Dec. 27 Syracuse. “Peter Pan.” Stage play co-produced with SU Drama. See Dec. 4. Syracuse. The Kingsnakes: Blue Wave Records 30th Anniversary Concert. Celebrate the inaugural Blue Wave Records release of “Take A Chance,” the 1985 Kingsnakes album that put Syracuse blues on the national map. $20. 7:30 p.m. The Palace Theatre, 2384 James St. palaceonjames.com. 315-638-4286. Hamburg. Fairgrounds Festival of Lights. See Dec. 4. Rochester. “A Christmas Carol.” See Dec. 1.

Dec. 28 Syracuse. “Peter Pan.” Stage play co-produced with SU Drama. See Dec. 4.

Dec. 29 Syracuse. “Peter Pan.” Stage play co-produced with SU Drama. See Dec. 4.

Dec. 30 Syracuse. “Peter Pan.” Stage play co-produced with SU Drama. See Dec. 4. Syracuse. Magic Circle Children’s Theatre: “Aladdin.“ Dec. 5.

Dec. 31 Albany. New York Eve: Times Square Experience. Go glam with a red carpet entrance, open bar, hand-rolled cigars, NYC-inspired street food vendors, champagne toast, DJ Nate Da Great, Scotch tasting, passed hors d’oeuvres, and more. Overnight lodging (for additional cost) and parking available. Starting at $75, plus tax and gratuity. 9 – 2:30 a.m. City Line Bar and Grill, 1200 Western Ave. 518-504-1200.

JANUARY Syracuse. Lights on the Lake. ends Jan. 3

Jan. 1 Syracuse. “Peter Pan.” Stage play co-produced with


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SU Drama. See Dec. 4. Albany. 19th Annual Price Chopper Capital Holiday Lights. See December All month. Lake George. 2015 Lake George Polar Plunge. Every year, hundreds gather on the frosty shores of Lake George for a daring New Years Day swim, known as the Polar Plunge. That tradition continues at Shepard Park Beach where about 1,000 or more participants are expected to take part. Registration begins at 10 a.m. at Duffy’s Tavern the morning of the plunge. Suggested donation of $10. Plunge is at 1 p.m. Shepard Park Beach is located on Canada Street in Lake George Village. www.lakegeorge.com.

Jan. 2 Syracuse. Peter Pan. Stage play co-produced with SU Drama. See Dec. 4. Albany. 19th Annual Price Chopper Capital Holiday Lights. See December “All Month” Westernville. Ski-Ride-Tube. Live music, full-service bar, season passes, fireworks. Visit website for times and prices. 9100 State Route 46. www.woodsvalleyskiarea.com. 315-827-4721.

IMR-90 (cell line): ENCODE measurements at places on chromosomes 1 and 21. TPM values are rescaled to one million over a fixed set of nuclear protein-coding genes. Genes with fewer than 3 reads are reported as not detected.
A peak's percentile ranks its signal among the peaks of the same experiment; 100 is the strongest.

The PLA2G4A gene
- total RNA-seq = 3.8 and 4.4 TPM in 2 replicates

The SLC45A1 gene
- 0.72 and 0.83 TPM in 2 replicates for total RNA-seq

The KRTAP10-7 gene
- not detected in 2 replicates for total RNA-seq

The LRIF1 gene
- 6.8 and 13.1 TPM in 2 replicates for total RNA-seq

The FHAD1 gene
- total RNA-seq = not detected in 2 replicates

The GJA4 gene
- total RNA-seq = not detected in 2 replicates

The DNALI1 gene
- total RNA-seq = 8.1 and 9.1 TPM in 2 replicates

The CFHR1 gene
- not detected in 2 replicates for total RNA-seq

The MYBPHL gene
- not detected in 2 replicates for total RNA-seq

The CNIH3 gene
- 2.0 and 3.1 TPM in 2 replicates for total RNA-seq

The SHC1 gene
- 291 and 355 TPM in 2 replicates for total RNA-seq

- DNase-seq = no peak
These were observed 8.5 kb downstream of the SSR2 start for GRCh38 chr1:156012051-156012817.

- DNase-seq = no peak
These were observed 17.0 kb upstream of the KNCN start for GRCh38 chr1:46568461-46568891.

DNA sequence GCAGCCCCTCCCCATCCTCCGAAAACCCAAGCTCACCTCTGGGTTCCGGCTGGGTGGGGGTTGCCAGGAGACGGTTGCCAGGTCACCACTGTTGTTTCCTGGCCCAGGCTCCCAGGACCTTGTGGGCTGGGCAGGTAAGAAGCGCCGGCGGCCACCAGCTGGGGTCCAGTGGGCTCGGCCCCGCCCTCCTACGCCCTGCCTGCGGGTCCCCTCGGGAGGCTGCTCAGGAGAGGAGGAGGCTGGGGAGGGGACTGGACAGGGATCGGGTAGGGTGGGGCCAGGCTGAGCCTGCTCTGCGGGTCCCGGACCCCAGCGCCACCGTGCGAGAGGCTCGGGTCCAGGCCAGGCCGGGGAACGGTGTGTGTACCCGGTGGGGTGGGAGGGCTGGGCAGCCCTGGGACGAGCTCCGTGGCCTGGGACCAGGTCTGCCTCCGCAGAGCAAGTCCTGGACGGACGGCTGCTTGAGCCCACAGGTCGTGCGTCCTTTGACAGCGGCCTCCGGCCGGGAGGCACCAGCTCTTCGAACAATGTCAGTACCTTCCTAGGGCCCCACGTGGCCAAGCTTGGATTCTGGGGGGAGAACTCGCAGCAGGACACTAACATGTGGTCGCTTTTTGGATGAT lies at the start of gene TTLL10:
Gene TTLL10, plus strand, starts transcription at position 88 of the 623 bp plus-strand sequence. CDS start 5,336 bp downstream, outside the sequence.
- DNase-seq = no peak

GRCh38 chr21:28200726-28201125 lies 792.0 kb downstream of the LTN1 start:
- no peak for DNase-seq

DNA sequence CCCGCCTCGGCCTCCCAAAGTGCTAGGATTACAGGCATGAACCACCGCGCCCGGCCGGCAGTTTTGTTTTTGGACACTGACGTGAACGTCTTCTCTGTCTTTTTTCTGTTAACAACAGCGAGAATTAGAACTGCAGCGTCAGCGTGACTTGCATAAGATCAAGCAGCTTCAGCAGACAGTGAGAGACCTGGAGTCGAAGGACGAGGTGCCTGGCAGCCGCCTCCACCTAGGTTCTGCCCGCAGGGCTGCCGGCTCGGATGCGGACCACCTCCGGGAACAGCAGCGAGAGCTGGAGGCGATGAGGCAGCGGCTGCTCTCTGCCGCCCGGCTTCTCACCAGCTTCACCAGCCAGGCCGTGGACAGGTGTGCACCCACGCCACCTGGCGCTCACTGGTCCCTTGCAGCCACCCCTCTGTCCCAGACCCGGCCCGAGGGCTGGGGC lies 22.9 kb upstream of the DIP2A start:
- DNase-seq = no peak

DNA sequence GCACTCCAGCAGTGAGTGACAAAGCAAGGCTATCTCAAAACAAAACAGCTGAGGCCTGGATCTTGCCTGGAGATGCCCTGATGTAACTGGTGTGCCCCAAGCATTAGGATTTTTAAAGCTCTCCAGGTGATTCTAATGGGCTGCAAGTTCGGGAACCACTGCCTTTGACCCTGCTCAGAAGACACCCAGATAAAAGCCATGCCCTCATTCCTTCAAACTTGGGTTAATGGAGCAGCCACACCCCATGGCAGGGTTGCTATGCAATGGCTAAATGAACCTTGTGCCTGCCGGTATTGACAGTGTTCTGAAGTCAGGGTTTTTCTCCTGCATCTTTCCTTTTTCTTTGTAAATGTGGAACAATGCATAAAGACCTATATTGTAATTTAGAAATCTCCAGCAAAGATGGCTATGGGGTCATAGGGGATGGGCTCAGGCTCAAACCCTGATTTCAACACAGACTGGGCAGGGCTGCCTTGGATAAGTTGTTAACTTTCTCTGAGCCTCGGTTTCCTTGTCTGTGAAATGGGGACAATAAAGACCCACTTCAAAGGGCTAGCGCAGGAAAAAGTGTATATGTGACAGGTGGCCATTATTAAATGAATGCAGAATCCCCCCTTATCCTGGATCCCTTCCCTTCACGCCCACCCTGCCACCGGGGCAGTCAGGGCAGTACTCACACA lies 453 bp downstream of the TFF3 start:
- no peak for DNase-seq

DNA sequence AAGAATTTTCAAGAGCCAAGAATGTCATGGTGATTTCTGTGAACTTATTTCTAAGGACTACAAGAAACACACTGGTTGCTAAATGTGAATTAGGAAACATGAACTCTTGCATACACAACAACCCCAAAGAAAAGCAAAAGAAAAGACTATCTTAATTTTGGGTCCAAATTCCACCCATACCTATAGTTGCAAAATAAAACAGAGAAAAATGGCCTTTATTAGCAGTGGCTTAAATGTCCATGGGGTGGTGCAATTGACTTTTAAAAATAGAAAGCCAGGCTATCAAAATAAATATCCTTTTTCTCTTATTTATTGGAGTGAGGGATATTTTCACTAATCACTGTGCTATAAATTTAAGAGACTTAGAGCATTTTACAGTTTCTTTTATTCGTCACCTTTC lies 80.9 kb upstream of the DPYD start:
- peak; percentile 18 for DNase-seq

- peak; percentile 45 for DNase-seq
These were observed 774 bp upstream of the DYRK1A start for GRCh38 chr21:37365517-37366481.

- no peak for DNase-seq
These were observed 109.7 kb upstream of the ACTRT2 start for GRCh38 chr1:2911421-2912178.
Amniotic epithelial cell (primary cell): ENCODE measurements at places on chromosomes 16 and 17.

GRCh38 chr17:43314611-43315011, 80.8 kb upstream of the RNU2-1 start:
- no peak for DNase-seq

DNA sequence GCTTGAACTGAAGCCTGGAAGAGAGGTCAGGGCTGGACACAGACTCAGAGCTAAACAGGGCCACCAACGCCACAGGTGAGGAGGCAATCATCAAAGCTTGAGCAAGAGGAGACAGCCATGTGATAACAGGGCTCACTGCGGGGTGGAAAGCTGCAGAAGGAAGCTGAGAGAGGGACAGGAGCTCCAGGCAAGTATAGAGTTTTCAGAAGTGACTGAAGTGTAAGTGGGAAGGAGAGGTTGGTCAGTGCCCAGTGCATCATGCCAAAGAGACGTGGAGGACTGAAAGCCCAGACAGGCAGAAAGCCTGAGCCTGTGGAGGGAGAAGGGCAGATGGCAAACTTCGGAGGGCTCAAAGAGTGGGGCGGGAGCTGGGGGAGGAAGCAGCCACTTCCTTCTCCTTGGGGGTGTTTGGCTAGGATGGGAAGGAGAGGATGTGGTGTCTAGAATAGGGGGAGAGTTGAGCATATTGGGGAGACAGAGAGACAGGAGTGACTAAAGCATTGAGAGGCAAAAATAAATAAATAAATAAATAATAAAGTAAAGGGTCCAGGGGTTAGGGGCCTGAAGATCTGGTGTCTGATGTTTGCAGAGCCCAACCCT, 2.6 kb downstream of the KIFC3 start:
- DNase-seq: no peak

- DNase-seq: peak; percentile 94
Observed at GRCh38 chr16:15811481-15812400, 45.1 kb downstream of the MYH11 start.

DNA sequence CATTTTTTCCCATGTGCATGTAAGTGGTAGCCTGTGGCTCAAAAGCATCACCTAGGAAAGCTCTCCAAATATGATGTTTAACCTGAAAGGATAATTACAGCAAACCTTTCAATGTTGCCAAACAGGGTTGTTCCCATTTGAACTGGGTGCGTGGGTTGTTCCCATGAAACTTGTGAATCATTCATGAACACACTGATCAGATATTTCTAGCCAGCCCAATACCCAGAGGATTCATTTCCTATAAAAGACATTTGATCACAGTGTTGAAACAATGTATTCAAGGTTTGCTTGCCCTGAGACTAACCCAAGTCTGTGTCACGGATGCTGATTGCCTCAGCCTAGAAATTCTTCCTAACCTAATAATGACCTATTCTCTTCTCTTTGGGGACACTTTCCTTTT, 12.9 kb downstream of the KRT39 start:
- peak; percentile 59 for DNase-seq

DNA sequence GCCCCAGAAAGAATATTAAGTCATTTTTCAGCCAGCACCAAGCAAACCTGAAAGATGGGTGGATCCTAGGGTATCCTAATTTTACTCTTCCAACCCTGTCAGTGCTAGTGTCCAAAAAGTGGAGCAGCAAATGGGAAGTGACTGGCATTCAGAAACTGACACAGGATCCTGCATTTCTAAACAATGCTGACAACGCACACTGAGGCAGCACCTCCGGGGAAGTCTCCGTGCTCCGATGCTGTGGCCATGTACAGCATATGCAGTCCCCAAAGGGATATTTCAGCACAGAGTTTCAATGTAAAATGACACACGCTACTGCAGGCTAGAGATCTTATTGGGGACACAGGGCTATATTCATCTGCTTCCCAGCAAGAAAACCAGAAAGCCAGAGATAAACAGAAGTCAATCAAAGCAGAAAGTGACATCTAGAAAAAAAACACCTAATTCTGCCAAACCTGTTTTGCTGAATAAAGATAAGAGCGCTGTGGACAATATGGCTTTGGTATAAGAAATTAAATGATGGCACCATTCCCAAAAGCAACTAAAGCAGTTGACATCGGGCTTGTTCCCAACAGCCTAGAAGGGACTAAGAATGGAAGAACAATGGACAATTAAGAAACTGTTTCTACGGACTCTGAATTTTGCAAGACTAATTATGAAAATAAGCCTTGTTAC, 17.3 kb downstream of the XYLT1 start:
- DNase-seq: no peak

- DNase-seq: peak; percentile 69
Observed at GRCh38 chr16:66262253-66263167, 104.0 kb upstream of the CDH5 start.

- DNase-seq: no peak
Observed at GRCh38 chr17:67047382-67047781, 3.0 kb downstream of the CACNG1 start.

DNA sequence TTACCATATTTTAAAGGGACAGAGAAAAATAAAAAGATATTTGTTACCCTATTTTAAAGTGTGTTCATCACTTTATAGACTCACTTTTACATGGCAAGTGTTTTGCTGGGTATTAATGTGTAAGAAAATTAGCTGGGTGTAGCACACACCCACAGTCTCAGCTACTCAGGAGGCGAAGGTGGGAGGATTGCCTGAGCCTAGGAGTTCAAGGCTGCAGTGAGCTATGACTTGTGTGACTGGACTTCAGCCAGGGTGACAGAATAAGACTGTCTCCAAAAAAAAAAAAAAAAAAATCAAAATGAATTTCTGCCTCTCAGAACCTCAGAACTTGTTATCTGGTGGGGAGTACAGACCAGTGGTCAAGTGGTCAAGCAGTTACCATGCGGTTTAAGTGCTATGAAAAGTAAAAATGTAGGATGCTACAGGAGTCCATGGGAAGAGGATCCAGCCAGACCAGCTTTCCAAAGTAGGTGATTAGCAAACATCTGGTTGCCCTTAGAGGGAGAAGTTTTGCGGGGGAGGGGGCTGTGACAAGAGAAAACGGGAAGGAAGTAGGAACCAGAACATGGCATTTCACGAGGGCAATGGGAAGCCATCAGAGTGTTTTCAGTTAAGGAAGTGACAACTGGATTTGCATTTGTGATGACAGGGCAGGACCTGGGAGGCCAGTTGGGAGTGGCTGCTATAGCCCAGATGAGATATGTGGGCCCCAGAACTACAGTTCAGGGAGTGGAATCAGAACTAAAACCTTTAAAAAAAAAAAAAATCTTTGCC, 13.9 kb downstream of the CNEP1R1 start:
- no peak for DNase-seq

Jan. 3 Syracuse. “Peter Pan.” Stage play co-produced with SU Drama. See Dec. 4.

Jan. 4 Lake Placid. 2016 FIBT World Cup Bobsled & Skeleton. Action will be in men and women’s skeleton, two-man and four-man bobsled and women’s bobsled. This race opens the eight-race FIBT World Cup season, which will take its athletes through seven different countries this winter. Admission TBA. All day. Mt. Van Hoevenberg Olympic Sports Complex. www.lakeplacid.com/events/2016-fibt-world-cupbobsled-skeleton.

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Jan. 5

Jan. 10

Lake Placid. 2016 FIBT World Cup Bobsled & Skeleton. See Jan. 4.

Seneca Lake Wine Trail. Bargain Bash on the Seneca Lake Wine Trail. See Jan. 9. Lake Placid. 2016 FIBT World Cup Bobsled & Skeleton. See Jan. 4.

Jan. 6 Lake Placid. 2016 FIBT World Cup Bobsled & Skeleton. See Jan. 4.

Jan. 11

Jan. 7

Seneca Lake Wine Trail. Bargain Bash on the Seneca Lake Wine Trail. See Jan. 9.

Lake Placid. 2016 FIBT World Cup Bobsled & Skeleton. See Jan. 4.

Jan. 8 Lake Placid. 2016 FIBT World Cup Bobsled & Skeleton. See Jan. 4.

Jan. 9 Seneca Lake Wine Trail. Bargain Bash on the Seneca Lake Wine Trail. The big, trail-wide spring cleaning garage sale where the early bird gets the proverbial worm. Participating wineries take the opportunity to clean out their inventory and drop prices on select items consisting of everything from wine, to wine glasses, clothes and other retail items. Free. Held during each winery’s regular business hours. www.senecalakewine.com/events/trail-events/ bargain-bash.html. Oswego. Oswego Music Hall Presents Joe Crookston: artist, writer, singer, guitar picker, painter, claw hammer banjo player, eco-village member and believer in all things possible. Tickets $16 advance; $18 door as available. 315-342-1733. Doors open at 6:45 p.m.; show starts at 7:30 p.m. Oswego Music Hall, Roy C. McCrobie Building, 41 Lake St. 315-342-1733. Lake Placid. 2016 FIBT World Cup Bobsled & Skeleton. See Jan. 4.

Jan. 12 Seneca Lake Wine Trail. Bargain Bash on the Seneca Lake Wine Trail. See Jan. 9. Utica. Once. Once tells the enchanting tale of a Dublin street musician who’s about to give up on his dream when a beautiful young woman takes a sudden interest in his haunting love songs. Tickets $25 to $70. 7:30 – 10 p.m. The Stanley, 259 Genesee St. www. broadwayutica.com. 315-724-7196.

Jan. 13 Seneca Lake Wine Trail. Bargain Bash on the Seneca Lake Wine Trail. See Jan. 9. Utica. Once. See Jan. 12.

Jan. 14 Seneca Lake Wine Trail. Bargain Bash on the Seneca Lake Wine Trail. See Jan. 9.

Jan. 15 Seneca Lake Wine Trail. Bargain Bash on the Seneca Lake Wine Trail. See Jan. 9. Seneca Lake Wine Trail. Pasta & Wine Weekend. Enjoy a self-guided tour around Seneca Lake, sampling delicious pasta themed dishes paired with wine at 33 participating wineries. Pick up your gift item at your chosen starting winery then start sampling pasta 2015 / 2016

WINTER GUIDE

37